another, for fear the other should quarrel with him. Sometimes a war is entered upon because the enemy is too strong; and sometimes because he is too weak. Sometimes our neighbours want the things which we have, or have the things which we want; and we both fight till they take ours, or give us theirs.' It is a very justifiable cause of war, to invade a country after the people' have been wasted by fainine, destijoyed by pestia lence, or embroiled by factions aniong themselves." It is justifiable to enter into' a war against our nearest ally, when one of his towns lie convenient for us,'or a territory of 'land, that would render our dominions round and compact. If a prince sends forces into a nation, where the people are poor and ignorant," he may lawfully put half of them to death, and make slaves of the rest, in order to civilize and reduce them from their bárbarous way of living." It is a very' kingly, honourable, and frequent practice, when one prince desires the assistance of another to secure him against an invasion, that the assistant, when he hath driven out the invader, should seize on the dominions hitnself, and, kiH,'imprison of banishi the prince he cane to relieve. Alliance by blood or marriage is a frequent cause of war between princes; and the nearer the kindred is, the greater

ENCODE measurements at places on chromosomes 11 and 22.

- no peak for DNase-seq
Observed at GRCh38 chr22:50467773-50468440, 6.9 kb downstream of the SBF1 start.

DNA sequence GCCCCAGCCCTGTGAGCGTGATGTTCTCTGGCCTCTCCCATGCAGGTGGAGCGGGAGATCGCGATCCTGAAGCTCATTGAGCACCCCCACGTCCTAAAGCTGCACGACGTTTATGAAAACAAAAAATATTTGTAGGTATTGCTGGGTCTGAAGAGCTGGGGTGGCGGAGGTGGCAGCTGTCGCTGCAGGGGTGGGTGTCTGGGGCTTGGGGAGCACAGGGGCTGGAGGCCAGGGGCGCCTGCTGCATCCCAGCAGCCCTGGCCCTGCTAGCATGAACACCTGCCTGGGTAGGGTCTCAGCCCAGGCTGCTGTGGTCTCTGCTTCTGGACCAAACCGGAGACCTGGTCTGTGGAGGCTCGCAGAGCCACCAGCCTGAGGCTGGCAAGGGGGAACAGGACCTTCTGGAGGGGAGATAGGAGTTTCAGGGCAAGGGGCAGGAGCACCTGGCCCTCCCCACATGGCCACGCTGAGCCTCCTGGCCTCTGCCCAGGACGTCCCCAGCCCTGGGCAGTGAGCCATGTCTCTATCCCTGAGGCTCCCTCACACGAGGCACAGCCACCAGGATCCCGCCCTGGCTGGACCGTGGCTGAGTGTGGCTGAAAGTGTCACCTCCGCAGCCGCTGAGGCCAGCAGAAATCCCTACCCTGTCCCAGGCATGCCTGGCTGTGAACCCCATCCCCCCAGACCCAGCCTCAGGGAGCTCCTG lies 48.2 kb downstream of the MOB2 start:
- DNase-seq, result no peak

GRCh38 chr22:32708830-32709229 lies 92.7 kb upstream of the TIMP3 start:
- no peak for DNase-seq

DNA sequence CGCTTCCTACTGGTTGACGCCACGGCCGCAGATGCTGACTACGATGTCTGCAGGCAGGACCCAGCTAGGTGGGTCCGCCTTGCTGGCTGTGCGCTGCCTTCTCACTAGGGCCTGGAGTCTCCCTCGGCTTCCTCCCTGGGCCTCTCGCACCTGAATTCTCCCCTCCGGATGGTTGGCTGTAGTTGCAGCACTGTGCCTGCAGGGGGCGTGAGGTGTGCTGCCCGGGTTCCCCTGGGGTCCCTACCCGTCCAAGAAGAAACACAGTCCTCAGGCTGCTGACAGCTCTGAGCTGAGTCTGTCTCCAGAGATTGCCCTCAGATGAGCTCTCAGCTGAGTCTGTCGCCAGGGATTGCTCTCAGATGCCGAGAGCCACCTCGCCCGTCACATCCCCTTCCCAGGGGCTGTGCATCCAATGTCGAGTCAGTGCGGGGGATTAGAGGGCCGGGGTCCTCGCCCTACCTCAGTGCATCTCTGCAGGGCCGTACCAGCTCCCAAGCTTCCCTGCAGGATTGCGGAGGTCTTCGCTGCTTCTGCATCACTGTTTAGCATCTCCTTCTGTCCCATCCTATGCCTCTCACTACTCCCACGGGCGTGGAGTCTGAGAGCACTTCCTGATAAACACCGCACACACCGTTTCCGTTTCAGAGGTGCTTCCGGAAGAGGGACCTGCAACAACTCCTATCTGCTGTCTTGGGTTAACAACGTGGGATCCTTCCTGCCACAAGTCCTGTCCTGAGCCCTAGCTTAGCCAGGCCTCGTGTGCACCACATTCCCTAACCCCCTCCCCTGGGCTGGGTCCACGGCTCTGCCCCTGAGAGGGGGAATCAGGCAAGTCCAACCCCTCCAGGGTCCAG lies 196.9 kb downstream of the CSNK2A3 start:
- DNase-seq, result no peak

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**> * The TA is their chisposition to quarrel. . There is likewise a kind of beggarly princes in Europe, not able to make war by themselves, who hire out their troops to richer nations, for so much a day to each man, of which they keep three fourths to themselves, and it is the best part of their maintenance.

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a n, 2011.5 . Gulliver's Travels, part. iv. ch. v. ?,? . het 100